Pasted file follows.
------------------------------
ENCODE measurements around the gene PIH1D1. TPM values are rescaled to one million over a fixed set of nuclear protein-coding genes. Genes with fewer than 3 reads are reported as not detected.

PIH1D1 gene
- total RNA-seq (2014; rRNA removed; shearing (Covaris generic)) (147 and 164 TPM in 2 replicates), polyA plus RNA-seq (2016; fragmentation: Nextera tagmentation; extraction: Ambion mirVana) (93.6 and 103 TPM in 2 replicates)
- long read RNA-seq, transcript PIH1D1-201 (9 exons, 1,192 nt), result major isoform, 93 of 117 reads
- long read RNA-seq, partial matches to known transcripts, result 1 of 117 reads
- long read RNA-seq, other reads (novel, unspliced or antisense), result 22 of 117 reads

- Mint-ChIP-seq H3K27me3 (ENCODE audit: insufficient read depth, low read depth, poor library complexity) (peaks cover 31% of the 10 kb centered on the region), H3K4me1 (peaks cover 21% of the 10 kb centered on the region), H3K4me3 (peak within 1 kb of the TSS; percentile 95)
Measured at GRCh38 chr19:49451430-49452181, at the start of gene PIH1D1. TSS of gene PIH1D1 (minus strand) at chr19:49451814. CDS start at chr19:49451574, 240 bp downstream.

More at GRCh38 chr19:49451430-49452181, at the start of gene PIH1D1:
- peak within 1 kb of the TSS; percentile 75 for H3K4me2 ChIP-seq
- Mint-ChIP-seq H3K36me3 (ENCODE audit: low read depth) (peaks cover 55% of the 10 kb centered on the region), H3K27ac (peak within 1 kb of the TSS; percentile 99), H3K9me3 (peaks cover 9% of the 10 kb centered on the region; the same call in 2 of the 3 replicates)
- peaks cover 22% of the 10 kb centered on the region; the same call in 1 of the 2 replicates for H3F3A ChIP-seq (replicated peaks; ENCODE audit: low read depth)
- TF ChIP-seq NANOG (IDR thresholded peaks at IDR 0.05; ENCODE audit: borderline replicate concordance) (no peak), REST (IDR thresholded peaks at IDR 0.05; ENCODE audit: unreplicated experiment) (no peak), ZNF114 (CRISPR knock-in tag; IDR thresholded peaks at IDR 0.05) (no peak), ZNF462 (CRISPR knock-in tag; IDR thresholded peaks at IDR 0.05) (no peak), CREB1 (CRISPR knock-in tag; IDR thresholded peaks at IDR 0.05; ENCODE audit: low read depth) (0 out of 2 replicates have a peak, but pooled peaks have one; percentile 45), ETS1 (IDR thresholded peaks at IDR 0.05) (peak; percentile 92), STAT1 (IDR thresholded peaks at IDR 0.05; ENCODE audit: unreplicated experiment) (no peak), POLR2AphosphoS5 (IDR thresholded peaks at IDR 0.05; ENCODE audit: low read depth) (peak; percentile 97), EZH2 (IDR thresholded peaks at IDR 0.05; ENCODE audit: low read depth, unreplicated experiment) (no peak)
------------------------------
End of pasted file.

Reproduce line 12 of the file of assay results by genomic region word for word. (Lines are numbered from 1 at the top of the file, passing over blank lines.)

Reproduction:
- peaks cover 22% of the 10 kb centered on the region; the same call in 1 of the 2 replicates for H3F3A ChIP-seq (replicated peaks; ENCODE audit: low read depth)